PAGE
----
"That's what that ring is right here, honey," she said as gently as possible.
In that moment it dawned on me how little I knew about my own body. My next question was how the hell I could not know that and that was when I finally started to realize I was using this minimalization of what had happened to me to avoid dealing with how I really felt about it. She then proceeds to tell me how this idea of restoration works. She rolls some of the skin on my dick past the scar and it really freaks me out. I stop her twice before she is finally able to do it. Again, I'm left wondering what the hell my problem is when this woman has touched my dick a substantial number of times without ever inspiring this feeling of abject terror and discomfort I'm currently experiencing. Then I realize it doesn't even hurt when she does it, it feels kind of natural and I realize all of it, the discomfort that is, is in my head.
It wasn't like all the lights turned on at once that night but it was the beginning of a kind of awakening that culminated in my realization that I was not happy my parents had signed up for part of my dick to be removed and i was really pissed that the American medical community had encouraged them to do just this and had made a practice of doing it to people for all kinds of bizarre invented reasons since the 19th century. Now I was REALLY uncomfortable. I realized that what had been done to me was really, royally screwed up but I had no idea what the hell to do about it. Boy was I a miserable jerk for a few weeks there. Apparently the first mental breakthrough I had was that cutting in general was bad. I look back at pictures from that time in my life and I had allowed my beard to grow down almost the base of my neck. Coincidence? I kind of doubt it. By then my son had been born and I saw what a real, normal penis is supposed to look like. Um, yeah, it's like the difference between going out to play in the snow with your coat on and walking outside naked. It's like looking at one normal finger and than looking at a finger than has the fingernail ripped off and here's this naked nail bed all dried out and fucking weird. That denial really started to fall apart after the first twenty or so diaper changes. But I'm glad of course. That's a hell of a thing to live your life without realizing that a huge part of you has been missing since you were about 4 days old.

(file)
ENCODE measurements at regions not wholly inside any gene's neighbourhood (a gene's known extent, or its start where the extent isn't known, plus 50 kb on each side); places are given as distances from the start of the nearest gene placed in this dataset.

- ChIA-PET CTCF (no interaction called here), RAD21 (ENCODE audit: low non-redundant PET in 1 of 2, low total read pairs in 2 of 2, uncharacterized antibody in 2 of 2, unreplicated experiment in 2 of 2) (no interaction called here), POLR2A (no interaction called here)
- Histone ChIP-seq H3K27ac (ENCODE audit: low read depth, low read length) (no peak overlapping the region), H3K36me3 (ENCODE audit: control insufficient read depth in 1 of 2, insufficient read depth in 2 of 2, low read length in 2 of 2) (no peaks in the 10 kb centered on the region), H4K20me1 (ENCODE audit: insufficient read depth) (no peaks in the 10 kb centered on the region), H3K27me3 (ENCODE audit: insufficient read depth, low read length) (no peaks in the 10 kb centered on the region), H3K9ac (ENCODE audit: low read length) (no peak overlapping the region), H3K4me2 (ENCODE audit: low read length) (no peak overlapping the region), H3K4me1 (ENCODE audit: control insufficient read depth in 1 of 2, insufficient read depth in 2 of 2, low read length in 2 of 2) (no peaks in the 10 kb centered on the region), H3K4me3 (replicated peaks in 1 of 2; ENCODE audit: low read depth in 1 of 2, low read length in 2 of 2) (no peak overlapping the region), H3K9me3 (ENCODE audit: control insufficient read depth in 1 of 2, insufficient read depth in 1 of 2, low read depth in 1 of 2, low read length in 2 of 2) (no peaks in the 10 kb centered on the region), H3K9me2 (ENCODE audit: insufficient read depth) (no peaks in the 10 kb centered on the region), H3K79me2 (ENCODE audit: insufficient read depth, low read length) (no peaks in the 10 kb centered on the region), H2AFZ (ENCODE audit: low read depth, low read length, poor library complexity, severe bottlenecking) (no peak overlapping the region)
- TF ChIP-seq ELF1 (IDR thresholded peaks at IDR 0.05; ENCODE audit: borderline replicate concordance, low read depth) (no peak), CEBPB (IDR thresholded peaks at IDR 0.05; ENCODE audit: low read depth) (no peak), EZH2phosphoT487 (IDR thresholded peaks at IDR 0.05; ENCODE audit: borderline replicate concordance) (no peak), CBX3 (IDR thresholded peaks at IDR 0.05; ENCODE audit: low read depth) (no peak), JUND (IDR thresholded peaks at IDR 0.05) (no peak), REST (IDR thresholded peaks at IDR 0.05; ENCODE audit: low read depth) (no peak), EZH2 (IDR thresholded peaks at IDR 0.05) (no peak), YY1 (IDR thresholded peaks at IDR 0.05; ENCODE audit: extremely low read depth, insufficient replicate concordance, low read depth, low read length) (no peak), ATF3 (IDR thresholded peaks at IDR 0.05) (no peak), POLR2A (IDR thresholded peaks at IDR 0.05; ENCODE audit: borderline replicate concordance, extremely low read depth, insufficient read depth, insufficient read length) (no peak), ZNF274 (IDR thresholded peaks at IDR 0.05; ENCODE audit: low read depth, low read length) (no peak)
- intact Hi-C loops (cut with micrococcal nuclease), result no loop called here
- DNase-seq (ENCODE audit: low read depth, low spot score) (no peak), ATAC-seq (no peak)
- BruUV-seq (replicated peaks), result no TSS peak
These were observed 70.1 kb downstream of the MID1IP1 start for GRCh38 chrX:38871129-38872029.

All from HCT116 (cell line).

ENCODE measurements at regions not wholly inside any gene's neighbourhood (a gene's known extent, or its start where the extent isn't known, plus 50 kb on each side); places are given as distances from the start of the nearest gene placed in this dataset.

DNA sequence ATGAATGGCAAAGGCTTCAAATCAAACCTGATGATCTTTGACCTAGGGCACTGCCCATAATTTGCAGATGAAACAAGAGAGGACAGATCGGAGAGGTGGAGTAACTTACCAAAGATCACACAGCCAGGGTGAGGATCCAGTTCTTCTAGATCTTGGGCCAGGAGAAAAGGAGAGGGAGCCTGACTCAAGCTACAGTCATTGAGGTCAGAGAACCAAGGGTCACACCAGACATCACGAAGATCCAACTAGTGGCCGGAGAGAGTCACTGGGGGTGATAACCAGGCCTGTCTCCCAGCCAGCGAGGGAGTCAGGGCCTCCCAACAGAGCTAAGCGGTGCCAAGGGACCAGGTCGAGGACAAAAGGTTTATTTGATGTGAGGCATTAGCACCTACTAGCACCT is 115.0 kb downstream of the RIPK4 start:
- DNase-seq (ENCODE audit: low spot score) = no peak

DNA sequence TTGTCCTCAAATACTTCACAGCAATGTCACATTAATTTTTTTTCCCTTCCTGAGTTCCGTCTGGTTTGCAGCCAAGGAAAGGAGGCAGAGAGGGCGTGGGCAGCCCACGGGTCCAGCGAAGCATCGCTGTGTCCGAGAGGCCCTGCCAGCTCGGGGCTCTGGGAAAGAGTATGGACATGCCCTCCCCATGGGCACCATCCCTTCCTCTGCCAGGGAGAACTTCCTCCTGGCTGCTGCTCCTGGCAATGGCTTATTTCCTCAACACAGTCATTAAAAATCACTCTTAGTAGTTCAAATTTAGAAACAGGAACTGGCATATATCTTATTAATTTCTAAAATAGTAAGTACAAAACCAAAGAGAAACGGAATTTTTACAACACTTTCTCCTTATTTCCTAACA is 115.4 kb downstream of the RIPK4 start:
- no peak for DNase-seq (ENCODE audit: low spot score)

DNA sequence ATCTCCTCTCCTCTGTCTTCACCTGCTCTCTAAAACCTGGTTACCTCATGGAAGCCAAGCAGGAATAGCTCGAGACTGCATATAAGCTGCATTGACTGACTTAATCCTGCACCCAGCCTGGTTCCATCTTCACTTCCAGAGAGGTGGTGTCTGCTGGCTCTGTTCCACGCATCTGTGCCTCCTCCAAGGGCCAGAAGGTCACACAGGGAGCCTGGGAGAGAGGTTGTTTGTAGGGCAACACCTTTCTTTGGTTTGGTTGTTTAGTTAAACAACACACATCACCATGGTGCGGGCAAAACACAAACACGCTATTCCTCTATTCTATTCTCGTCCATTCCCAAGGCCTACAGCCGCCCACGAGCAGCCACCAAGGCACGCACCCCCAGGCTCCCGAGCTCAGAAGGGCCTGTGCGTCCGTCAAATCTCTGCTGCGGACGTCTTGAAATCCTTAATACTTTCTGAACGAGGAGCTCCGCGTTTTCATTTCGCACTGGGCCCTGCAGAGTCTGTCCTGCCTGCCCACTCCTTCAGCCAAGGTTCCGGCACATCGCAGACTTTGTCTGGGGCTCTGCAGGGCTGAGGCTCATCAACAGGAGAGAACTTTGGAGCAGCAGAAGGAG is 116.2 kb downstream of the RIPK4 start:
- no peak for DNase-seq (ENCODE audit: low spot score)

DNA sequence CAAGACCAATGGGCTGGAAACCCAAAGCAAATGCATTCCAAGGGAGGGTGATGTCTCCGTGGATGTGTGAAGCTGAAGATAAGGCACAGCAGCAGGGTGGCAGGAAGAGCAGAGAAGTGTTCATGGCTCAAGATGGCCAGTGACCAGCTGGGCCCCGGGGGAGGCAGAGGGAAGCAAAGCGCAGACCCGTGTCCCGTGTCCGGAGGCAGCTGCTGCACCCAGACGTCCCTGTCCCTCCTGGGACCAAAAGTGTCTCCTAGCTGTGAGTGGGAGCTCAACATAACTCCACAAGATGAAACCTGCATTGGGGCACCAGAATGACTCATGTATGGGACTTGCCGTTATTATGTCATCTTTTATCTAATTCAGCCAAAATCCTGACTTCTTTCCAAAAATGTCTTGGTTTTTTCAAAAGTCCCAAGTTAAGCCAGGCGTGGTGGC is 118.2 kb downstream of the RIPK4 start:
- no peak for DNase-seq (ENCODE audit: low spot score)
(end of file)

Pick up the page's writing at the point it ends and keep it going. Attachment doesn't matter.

Now my son's almost four and I look back on this time for me and I think how obvious it is why this cycle of circumcision perpetuates itself. We are hardwired for survival. It's a hard thing to face this stuff when you can't even remember it being done and your whole life everytime you hold your dick in your hands to take a piss you think it's perfectly normal that it looks that way. You're talking about rising up against decades of cognitive dissonance. I can't imagine how difficult it would be to come to such a realization after you've already circed your child. Anyone who has the gumption to face a mistake like that and speak out about it deserves a frikkin' medal in my book.
That's what this post is about I guess: facing things. I wrote it the day I found out belatedly that David Foster Wallace had died and he was just about the most authentic writer I have ever read. I thought I am going to write something authentic even if it sucks and voila. There's a lot of reasons why people try to justify circ but I think one of the most important reasons is because it's so hard to face what has been done to them and call it what it really is: VIOLENCE against children for the sake of preserving the ego of adults.